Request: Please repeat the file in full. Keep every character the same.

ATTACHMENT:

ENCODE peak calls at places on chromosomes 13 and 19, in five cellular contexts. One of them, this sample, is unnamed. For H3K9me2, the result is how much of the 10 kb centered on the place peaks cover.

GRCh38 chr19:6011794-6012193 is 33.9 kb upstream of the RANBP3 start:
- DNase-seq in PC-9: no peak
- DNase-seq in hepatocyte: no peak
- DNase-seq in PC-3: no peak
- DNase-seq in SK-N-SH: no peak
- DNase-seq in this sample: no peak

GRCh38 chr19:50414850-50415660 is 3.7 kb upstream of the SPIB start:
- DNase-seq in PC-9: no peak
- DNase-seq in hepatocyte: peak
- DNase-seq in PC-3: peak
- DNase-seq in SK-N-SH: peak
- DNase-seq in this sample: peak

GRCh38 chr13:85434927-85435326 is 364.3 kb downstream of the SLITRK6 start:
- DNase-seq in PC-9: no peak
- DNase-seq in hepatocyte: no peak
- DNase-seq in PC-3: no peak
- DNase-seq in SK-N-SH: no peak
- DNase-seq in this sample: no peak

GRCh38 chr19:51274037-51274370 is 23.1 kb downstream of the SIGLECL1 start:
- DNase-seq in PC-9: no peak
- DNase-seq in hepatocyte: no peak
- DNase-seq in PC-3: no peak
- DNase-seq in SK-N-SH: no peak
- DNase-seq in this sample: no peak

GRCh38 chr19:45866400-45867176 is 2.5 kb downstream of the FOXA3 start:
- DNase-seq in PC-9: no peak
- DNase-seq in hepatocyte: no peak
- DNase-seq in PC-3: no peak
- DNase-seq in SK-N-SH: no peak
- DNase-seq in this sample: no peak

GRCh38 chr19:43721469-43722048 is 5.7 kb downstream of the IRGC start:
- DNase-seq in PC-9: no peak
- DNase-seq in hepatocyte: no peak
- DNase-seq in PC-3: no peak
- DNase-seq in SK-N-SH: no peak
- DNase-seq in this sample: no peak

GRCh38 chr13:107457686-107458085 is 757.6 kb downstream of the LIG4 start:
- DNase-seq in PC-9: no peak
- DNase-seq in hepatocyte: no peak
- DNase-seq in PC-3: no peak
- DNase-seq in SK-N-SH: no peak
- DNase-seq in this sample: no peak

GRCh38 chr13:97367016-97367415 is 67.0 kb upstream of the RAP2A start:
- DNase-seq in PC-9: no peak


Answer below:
ENCODE peak calls at places on chromosomes 13 and 19, in five cellular contexts. One of them, this sample, is unnamed. For H3K9me2, the result is how much of the 10 kb centered on the place peaks cover.

GRCh38 chr19:6011794-6012193 is 33.9 kb upstream of the RANBP3 start:
- DNase-seq in PC-9: no peak
- DNase-seq in hepatocyte: no peak
- DNase-seq in PC-3: no peak
- DNase-seq in SK-N-SH: no peak
- DNase-seq in this sample: no peak

GRCh38 chr19:50414850-50415660 is 3.7 kb upstream of the SPIB start:
- DNase-seq in PC-9: no peak
- DNase-seq in hepatocyte: peak
- DNase-seq in PC-3: peak
- DNase-seq in SK-N-SH: peak
- DNase-seq in this sample: peak

GRCh38 chr13:85434927-85435326 is 364.3 kb downstream of the SLITRK6 start:
- DNase-seq in PC-9: no peak
- DNase-seq in hepatocyte: no peak
- DNase-seq in PC-3: no peak
- DNase-seq in SK-N-SH: no peak
- DNase-seq in this sample: no peak

GRCh38 chr19:51274037-51274370 is 23.1 kb downstream of the SIGLECL1 start:
- DNase-seq in PC-9: no peak
- DNase-seq in hepatocyte: no peak
- DNase-seq in PC-3: no peak
- DNase-seq in SK-N-SH: no peak
- DNase-seq in this sample: no peak

GRCh38 chr19:45866400-45867176 is 2.5 kb downstream of the FOXA3 start:
- DNase-seq in PC-9: no peak
- DNase-seq in hepatocyte: no peak
- DNase-seq in PC-3: no peak
- DNase-seq in SK-N-SH: no peak
- DNase-seq in this sample: no peak

GRCh38 chr19:43721469-43722048 is 5.7 kb downstream of the IRGC start:
- DNase-seq in PC-9: no peak
- DNase-seq in hepatocyte: no peak
- DNase-seq in PC-3: no peak
- DNase-seq in SK-N-SH: no peak
- DNase-seq in this sample: no peak

GRCh38 chr13:107457686-107458085 is 757.6 kb downstream of the LIG4 start:
- DNase-seq in PC-9: no peak
- DNase-seq in hepatocyte: no peak
- DNase-seq in PC-3: no peak
- DNase-seq in SK-N-SH: no peak
- DNase-seq in this sample: no peak

GRCh38 chr13:97367016-97367415 is 67.0 kb upstream of the RAP2A start:
- DNase-seq in PC-9: no peak